The Deceptive Black Sea Coast

Our experience of the Black Sea coastal route can be conveniently divided into two halves: the first from the Georgian border to the pleasant coastal town of Sinop, and the second from Sinop to Istanbul. The first half was predominantly boring; we were rained on, slept in some very dubious locations between largely uninspiring cities, and other than providing the first puncture of our trip, did little to stir our senses. The second half however, was an absolute humdinger. The ride along the Turkish coast is in no way the easy or direct route to take across Turkey (as we had thought), however, the inconvenience is compensated for in spades, by an area of natural beauty that should drop even the stiffest of jaw.


A week into this leg, we crossed paths with a Swiss chap who was part-way through an attempt to walk around the world, and who seemed surprisingly chipper for a man intending to spend the next six years of his life inching around the globe at 40km per day. As we spoke about our proposed route he couldn’t help but chuckle through his broken English at the conditions that awaited us: ‘oh yeah, it’s steep’. And when a walker warns of severe inclines, the prospect for a cyclist is – to say the least – a little bleak.

Things started off relatively easily….

….and then became less so.

Indeed, the roads winding along the coastal cliffs appeared to be about as steep as a road could feasibly be and demanded us to adopt the monotonous routine of gaining a few hundred meters altitude, before returning to sea level, then repeating this exercise for around 400km. The terrain combined with the lingering Turkish summer to provide arguably our toughest riding so far, and the subsequent memorable quote: ‘I’m even sweating through my eyeballs’; which was as ridiculous as it was (or at least seemed) plausible. This would all have been utter misery had it not been for the quite outrageous backdrop through which we were riding a bicycle. Without wanting to wax lyrical about this; it would be fair to assume that in the global contest for great coastal routes, Turkey’s Black Sea would certainly be a podium finisher.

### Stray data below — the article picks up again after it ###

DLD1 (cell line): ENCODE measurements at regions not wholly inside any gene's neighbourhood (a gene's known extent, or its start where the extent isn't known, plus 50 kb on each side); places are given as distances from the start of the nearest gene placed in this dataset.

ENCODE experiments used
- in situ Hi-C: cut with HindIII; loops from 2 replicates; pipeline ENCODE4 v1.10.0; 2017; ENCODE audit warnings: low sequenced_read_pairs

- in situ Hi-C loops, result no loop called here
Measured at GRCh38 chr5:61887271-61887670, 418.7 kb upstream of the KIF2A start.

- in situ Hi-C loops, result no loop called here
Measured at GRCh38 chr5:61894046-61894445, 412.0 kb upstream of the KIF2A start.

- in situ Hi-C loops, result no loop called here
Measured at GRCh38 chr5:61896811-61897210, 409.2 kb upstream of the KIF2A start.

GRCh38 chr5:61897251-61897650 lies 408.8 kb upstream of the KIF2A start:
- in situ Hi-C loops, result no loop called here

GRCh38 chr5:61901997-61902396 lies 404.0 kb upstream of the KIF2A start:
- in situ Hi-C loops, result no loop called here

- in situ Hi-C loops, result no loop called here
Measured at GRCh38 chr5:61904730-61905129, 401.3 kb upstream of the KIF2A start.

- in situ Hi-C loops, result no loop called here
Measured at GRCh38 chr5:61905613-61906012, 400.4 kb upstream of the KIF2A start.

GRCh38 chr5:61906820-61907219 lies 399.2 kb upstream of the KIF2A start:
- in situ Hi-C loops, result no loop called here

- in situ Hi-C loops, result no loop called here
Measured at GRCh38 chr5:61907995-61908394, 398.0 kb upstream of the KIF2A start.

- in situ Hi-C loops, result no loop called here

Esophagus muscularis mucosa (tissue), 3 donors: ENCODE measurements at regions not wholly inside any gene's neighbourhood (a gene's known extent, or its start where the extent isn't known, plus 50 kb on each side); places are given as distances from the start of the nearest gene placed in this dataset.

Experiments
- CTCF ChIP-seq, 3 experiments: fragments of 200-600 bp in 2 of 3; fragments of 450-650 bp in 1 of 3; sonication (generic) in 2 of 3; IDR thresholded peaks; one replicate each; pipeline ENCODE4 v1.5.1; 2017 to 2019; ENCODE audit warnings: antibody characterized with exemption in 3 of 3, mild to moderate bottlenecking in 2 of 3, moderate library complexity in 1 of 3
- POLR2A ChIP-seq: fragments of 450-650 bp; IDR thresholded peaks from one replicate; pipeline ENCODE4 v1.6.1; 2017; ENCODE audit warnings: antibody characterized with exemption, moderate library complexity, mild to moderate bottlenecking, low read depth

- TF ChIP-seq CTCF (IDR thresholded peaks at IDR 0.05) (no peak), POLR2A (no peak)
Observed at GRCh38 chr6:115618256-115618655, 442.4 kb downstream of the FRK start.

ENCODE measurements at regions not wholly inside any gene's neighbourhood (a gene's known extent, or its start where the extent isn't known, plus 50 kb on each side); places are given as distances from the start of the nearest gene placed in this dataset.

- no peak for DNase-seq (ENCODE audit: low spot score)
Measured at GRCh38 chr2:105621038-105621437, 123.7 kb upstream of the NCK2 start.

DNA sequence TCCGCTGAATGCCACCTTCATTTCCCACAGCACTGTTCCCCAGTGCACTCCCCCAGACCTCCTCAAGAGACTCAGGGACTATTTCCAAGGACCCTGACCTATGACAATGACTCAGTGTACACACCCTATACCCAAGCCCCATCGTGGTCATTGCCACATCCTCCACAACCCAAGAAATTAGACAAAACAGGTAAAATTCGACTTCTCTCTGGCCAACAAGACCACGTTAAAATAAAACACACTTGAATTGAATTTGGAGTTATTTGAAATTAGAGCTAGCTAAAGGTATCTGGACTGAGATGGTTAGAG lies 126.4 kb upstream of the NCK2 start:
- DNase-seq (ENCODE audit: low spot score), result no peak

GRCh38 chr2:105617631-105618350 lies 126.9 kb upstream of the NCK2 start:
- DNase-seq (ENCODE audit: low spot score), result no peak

An excellent cliff-top camp spot.

Lunch overlooking Amasra.

A reasonable slice of effort has been required to make it across Turkey and although we’ve barely scratched the surface during our time here, we have so far been surprisingly impressed with this underrated country. Though admittedly, next time we’ll probably favour something with a motor for the crossing.

Finally, in bicycle news, the Chinese bike options have shown their true colours over the last fortnight, and have done so in quite spectacular fashion. It appeared in fact, that every component had been programmed by Shimano to spontaneously fail after successfully covering 5,000km, which certainly added to the climbing woes. However, with a little tinkering from the multi-tool and some stitch-up work from the duct tape, we were able to limp the injured steed the final few hundred kilometres to Istanbul for some fine tuning/complete overhaul.


  1. Was wondering where you were…The Chinese you gotta love them make everything last to the exact minute/km they say it will! Keep Calm and Ride On in your knickers please that tan is something else!!

  2. Love reading your tales of adventure. Turkey is by far the most interesting place I’ve ever been. I recommend traveling through the guts to the south coast if you can.

    1. It is quite the place Jamie… looks unlikely that we’ll make it to the south though, due to the absence of ferries in the African direction. Which is a shame, as we’ve heard only good things about it. Hope all going well back at HQ.

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